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Why India’s policymakers need to fire on all cylinders



Authors: Shekhar Shah and Rajesh Chadha, NCAER

India, the world’s third largest economy measured in purchasing-power parity terms, became a middle income country in 2007. It has one of the world’s youngest populations, with some 260 million people below the age of 25, and its economy is once again growing fast, at 7 per cent growth one of the world’s fastest-growing economies as of August 2015. But will it grow rich before it grows old?

India’s economic growth in the years before the global financial crisis was also spectacular and substantially reduced poverty. But India is likely to remain a lower middle-income country for the next 15 years at least. India has one of the world’s largest concentrations of poor people, with more than 723 million people in 2011 living on less than US$2 a day.

Part of the problem facing policymakers is India’s astonishing diversity. Some of the states in the Union are solidly middle income, like Haryana and Tamil Nadu. Others, like Bihar and Uttar Pradesh, would be among the world’s poorest countries, were they independent. This means that as India confronts problems that are typically thought of as characterising low income countries, it may also be forced to consider the kinds of policy challenges that bedevil middle-income countries.

India will need to start thinking about how it will compete in a rapidly changing landscape of manufacturing, global commerce and skillsets shaped by global supply chains, distributed sourcing and processing, and disruptive technologies not yet invented. Its low female labour force participation rate — around 33 per cent in 2012, compared to an East Asian average of 63 per cent — must be addressed. Its innovation and education supply chains will require large strategic investments, and its intellectual property regime rethought.

But as important as these long-term challenges are to India escaping the middle income trap — the tendency of once fast growing countries to falter and remain stuck in middle income territory — the necessity of escaping its low-income traps is, if anything, even more pressing.

Manufacturing has traditionally been the sector that contributes most strongly to economic growth in developing countries like India. But there are some disturbing headwinds that will make progress in this area very difficult without concerted policy action.

Even though India ought to have a comparative advantage in low-skilled labour-intensive manufacturing, currently the formal, registered manufacturing sector in India uses skilled labour more intensively. Either the sector will have to change in order to absorb a vast, informal labour force, or manufacturing will struggle to provide the productive employment opportunities India sorely needs. And growth in registered manufacturing as a share of output seems to have stalled well before much of India has fully industrialised. Some recent estimates put out by the government in its 2014–15 Annual Economic Survey show that only in Gujarat and in Himachal Pradesh is registered manufacturing’s share of value added increasing.

Why has growth in this sector remained so sluggish in a country that is so labour abundant? The failure to liberalise factor markets — and in particular labour and land markets — is often blamed.

There are more than 140 overlapping labour laws in India: 44 at the federal and about 100 at the state level. States with overly restrictive laws have experienced weaker industrial growth and have benefited less from investment delicencing. This burdensome regulatory environment is part of the reason for India’s huge informal labour market.

Rational and fair land acquisition is a precondition for largescale investment in growth-supporting, public infrastructure. The law that governed this area of the economy was until 2013 a relic of British imperial legislation, one that provided very few protections for landowners. The new Land Acquisition, Rehabilitation and Resettlement Act introduced by the last government, however, tipped the scales dramatically in favour of landowners, making land acquisition for public purposes extremely difficult. The Modi Government has struggled with the parliamentary passage of a new land bill, and while it has had a temporary ordinance in place, this is now being allowed to lapse, and fair, settled, long-term land acquisition will remain difficult until its legal basis is settled.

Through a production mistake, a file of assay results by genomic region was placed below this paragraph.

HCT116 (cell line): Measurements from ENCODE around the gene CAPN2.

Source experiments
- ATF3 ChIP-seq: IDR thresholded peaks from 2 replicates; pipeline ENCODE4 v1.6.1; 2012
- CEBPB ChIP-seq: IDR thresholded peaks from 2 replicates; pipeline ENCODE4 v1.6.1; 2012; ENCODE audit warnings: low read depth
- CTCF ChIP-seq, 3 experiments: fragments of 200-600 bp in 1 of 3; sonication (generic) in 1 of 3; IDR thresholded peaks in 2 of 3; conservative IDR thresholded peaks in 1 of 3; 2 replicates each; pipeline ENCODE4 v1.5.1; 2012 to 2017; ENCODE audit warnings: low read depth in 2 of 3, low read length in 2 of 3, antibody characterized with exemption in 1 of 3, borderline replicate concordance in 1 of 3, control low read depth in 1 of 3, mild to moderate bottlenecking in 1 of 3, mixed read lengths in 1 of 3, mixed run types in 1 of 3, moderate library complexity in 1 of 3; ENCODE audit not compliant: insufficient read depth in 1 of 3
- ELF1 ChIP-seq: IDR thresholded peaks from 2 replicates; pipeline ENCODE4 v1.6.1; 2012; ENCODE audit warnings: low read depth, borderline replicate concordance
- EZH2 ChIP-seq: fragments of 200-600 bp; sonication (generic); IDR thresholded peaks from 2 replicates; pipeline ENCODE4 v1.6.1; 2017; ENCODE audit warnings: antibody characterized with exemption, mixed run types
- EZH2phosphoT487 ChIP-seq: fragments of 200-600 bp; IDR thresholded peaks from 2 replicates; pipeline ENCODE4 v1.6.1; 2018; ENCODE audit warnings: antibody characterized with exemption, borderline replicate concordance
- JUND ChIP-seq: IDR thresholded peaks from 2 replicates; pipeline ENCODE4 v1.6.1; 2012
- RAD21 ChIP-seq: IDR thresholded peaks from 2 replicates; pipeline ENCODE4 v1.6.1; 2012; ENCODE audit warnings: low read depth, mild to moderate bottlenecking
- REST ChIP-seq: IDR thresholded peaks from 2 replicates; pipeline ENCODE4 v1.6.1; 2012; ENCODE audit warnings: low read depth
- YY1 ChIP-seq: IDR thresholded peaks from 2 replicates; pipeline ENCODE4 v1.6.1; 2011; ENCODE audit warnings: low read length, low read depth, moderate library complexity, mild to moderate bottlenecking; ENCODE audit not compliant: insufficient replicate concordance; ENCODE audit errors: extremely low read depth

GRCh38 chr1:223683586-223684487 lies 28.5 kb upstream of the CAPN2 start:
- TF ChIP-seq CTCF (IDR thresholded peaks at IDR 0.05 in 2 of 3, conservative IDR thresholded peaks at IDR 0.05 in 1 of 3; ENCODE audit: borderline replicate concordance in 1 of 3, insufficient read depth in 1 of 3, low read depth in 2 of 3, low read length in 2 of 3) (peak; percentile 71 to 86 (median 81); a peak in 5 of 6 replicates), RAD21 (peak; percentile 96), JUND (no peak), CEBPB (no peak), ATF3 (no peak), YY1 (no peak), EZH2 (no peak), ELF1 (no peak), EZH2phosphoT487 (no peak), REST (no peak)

The political economy of reform in both areas is difficult, given the regulatory overlap with different levels of government. The Modi Government’s plan of decentralising policymaking, which feed off the recommendations of the 14th Finance Commission and has been backed by a large increase in the states’ share of tax revenue, should provide substantial incentives for states to implement reforms themselves in order to compete for investment.

More broadly, the task facing Indian reformers will be made more difficult by three factors that were not faced by other rapid industrialisers in the region. One is the political economy of a large but underdeveloped country. India’s democracy is a vibrant one, but the sheer size of the poor population means that there is a constant temptation for policymakers to focus their attention on spending tax revenues on handouts rather than on stoking economic growth in order to create jobs that lift people out of poverty.

Another is the disorderly, fragmented global trading environment, with the kind of open multilateralism that facilitated growth in East Asia rapidly giving way to a thicket of preferential deals and trading blocs. And India must also industrialise at the same time as the world is trying to wean itself off greenhouse gas-emitting energy sources and technologies. This is a constraint that did not face countries such as Japan and South Korea during their development. India must use its late-comer advantage to turn challenge into opportunity.

In all, India’s policymakers face a formidable set of challenges that span the gamut of economic development. The new Modi Government has shown that it understands better than any government before it the scale and breadth of the task at hand. But, like its predecessors, it runs the risk of getting submerged in the many pressing day-to-day issues that confront it. And allowing its rhetoric to run ahead of its results.